FORT LEONARD WOOD, Mo. -- At 5'10" and 283 pounds, David West II knew his childhood dream of being a Soldier was out of reach -- but nine months ago he made the commitment to get healthy. After losing more than 100 pounds, he enlisted in the U.S. Army Jan. 31, during a ceremony at the St. Louis Military Entrance Processing Station.

"I was really determined to do it," West said. "It's a dream come true. I feel like I am doing the right thing."

The 20-year-old from Plato, Mo., said his journey to health began after a friend teased him.

"I said I was going to lose weight and join the military many times, but I never did it. Then, my friend called me out on it. The next day I decided to lose weight," West said. "The last thing I ate that day was a hamburger and some fries -- a really nice dinner. Then, the next day I was eating a turkey burger."

Getting his diet and exercise plan rolling was the most challenging thing for West.

"The first week was the hardest. The first week I walked four miles every day. Then, after I got used to walking, I started P90X (an at-home workout program) every day. I couldn't do everything, but they say 'do your best and forget the rest.' I modified it until I could do it," West said. "I drank a lot of water, and now I eat three to four small meals a day."

At 5'10", the U.S. Army authorizes a maximum weight of 189 pounds or 26 percent body fat to enlist. After shedding 73 pounds, West visited MEPS for the first time in November 2011.

"When I went to MEPS the first time, I weighed 210 pounds. I knew I wasn't going to make the weight standard, but I was hoping to make good on my Body Mass Index. But my measurement was off from all the extra skin I had," West said. "When I realized I had to lose more weight, I didn't think it was possible."

Staff Sgt. Shawndelin Hall, St. Robert Army Recruiting Station commander, said her team saw the steady progression West was making and they knew he had what it took to reach his goal weight.

"We didn't let him quit; we continually encouraged him," Hall said.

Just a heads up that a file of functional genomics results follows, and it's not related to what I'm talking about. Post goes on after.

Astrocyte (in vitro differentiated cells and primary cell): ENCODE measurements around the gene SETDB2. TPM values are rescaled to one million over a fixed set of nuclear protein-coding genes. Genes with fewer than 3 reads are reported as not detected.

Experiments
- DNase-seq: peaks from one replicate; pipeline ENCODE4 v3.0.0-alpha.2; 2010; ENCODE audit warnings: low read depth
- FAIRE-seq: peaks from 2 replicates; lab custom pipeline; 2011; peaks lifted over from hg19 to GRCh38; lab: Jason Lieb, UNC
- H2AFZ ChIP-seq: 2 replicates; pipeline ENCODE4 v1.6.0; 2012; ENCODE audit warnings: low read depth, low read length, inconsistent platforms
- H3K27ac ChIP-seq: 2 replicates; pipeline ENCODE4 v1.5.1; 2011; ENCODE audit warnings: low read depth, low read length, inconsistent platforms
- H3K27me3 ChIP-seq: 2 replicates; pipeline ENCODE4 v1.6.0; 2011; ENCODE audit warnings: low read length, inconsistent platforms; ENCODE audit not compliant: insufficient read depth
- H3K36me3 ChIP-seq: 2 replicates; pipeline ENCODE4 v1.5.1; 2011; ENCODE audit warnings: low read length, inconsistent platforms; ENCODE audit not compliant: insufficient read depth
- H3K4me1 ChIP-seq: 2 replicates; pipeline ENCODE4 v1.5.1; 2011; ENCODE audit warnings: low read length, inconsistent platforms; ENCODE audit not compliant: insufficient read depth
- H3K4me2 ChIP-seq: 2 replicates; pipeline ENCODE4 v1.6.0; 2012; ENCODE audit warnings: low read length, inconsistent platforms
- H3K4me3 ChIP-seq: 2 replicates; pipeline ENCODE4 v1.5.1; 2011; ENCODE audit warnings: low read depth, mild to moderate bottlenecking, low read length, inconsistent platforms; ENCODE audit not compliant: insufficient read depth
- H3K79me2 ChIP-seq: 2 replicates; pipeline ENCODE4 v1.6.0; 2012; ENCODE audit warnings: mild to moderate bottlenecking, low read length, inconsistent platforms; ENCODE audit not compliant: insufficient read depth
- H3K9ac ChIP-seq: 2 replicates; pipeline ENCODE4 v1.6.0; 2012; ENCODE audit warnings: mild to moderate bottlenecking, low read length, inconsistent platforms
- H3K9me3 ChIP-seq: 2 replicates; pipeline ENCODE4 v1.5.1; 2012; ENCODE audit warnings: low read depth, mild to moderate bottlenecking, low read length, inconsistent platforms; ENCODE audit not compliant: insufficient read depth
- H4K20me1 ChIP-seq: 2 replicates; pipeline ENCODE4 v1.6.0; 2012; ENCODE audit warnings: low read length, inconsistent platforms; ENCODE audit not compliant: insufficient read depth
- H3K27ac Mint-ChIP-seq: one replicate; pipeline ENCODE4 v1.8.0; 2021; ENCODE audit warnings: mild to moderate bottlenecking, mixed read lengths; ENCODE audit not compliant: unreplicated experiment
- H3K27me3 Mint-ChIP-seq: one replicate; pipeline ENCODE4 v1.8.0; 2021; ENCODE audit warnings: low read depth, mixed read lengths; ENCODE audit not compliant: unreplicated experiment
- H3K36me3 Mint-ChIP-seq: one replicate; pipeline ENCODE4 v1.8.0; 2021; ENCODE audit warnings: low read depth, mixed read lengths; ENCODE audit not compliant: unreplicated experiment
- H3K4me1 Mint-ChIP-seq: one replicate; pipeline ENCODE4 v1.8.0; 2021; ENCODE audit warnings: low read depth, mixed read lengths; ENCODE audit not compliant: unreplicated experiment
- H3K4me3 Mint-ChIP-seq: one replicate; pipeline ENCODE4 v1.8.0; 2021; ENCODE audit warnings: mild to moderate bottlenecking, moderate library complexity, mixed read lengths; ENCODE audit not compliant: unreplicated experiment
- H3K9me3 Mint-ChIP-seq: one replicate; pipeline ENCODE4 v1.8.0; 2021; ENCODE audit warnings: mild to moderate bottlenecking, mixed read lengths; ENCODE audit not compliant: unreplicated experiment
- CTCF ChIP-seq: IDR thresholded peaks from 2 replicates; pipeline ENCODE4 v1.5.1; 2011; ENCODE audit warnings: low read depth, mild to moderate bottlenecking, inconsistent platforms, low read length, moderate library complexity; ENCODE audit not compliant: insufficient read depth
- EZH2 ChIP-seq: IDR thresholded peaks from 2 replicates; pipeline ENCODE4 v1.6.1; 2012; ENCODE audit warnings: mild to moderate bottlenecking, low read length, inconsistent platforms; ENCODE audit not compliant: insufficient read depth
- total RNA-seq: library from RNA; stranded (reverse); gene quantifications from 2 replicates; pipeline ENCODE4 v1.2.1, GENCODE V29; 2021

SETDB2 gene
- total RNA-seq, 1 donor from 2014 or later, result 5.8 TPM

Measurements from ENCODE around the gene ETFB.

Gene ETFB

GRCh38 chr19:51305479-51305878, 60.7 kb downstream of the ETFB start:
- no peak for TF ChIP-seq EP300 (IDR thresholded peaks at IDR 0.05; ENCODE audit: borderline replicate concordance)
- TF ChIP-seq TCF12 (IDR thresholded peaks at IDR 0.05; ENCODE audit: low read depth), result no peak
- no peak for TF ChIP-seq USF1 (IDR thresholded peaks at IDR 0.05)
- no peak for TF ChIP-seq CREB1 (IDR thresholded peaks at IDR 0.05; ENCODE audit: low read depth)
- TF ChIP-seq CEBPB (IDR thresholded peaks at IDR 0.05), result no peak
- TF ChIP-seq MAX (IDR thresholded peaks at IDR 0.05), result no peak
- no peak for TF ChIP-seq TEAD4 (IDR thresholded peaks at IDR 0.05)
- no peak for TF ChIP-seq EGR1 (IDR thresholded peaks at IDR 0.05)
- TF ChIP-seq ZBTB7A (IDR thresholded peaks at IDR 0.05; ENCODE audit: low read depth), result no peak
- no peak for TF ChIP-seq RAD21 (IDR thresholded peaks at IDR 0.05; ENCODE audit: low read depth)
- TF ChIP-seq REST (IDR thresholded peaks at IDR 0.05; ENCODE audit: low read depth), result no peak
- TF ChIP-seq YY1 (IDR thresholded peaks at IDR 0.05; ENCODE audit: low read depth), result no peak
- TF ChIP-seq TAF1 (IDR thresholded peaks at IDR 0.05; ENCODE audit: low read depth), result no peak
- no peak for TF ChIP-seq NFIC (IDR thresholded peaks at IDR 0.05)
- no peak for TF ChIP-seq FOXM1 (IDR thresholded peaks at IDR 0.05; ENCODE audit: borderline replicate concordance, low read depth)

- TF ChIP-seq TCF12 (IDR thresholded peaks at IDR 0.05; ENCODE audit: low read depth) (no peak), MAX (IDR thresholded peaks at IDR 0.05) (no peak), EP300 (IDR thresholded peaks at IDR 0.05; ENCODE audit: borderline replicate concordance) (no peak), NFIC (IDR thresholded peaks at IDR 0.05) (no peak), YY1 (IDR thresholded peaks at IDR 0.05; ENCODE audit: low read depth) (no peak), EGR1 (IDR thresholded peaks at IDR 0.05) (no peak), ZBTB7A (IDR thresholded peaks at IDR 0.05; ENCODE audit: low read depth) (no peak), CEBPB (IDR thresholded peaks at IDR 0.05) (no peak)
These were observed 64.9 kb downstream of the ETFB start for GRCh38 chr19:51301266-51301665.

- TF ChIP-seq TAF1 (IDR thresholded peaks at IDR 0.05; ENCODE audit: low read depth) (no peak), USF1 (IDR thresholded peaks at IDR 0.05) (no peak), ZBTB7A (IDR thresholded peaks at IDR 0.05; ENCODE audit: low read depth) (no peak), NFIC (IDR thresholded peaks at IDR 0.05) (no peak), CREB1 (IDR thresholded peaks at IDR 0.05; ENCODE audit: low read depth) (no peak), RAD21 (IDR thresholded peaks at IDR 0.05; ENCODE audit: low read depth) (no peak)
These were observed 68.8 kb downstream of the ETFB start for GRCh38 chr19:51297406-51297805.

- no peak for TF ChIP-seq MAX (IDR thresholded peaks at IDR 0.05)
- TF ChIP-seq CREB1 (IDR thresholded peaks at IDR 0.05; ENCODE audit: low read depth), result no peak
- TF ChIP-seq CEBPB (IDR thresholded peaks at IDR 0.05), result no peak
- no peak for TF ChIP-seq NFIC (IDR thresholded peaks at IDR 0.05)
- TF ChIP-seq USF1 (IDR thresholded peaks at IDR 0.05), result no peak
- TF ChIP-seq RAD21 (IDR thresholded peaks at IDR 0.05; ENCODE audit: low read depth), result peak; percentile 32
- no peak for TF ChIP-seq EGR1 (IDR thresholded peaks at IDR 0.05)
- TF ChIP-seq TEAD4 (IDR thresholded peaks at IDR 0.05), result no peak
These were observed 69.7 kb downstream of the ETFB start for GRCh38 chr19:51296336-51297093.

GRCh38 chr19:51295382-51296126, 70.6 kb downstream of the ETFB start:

As for West, eating healthy food and exercising had already become second nature, so reaching his target weight was just a few months away.

"It's a habit; I don't even realize I'm doing it," West said. "Here I am at 170 pounds. I have lost 113 pounds."

Many people don't recognize him in his newly slimmer frame -- even his own family.

"Christmas was interesting, because no one in my family had seen me since I lost the weight. We went back home; my grandmother didn't recognize me. It felt good," West said. "I see friends from high school at the gym; they don't even recognize me. Then, they see my tattoo and know who I am."

West said watching as his dad served as a Soldier founded his desire to join the Army.

"It's just something that been in my heart forever. I can't explain it," West said. "My dad is the strongest person I know. I couldn't really think of anything better than to do what he did."

On May 14, West will enter boot camp on Fort Leonard Wood, following in his father's footsteps as a combat engineer.

David West II's father, David West, works on post. He said Fort Leonard Wood holds a special place in their family's history.

"I turned 21 here in 1985, during basic training. He will turn 21 here during his Advanced Individual Training. It's really neat," he said.

West's father isn't surprised by his son's determination to join the Army.

"He has always been pro-America and pro-military. I am really proud of him for that. I have always told my kids, 'I am not going to push you to it, and I am not going to push you away from it.' I am really proud of him," West's father said. "When he asked me if I thought he could do it, I told him he could do anything he put his mind to. He has always been motivated with anything he wanted to do."

Hall believes the younger West's determination and strong heart will make him an impeccable Soldier.

"West already embodies the Army value of personal courage, and he demonstrated the 'I will never quit and never accept defeat' elements of the Warrior Ethos," Hall said. "West has a heart for people and he has a heart for the Army. That's the kind of Soldier you want in your foxhole with you."

West's next hurdle is Basic Combat Training. He plans to tailor his exercise formula around the Army Physical Fitness Test.

"I still have my worries. When I was bigger, there were a lot of things I couldn't do. The APFT is running, push-ups and sit-ups. I am not worried about the sit-ups or push-ups, but I am worried about running. Big people don't run. I have only been running for the past two months," West said. "I go to the gym and I'm working my body into that."

Through all of the changes West encountered last year, he feels there is one thing that has stayed the same -- his character.

"I feel like the same person; I just have more self-confidence. I am still me, I just eat a lot differently now," West said. "For me, the only job is joining the military."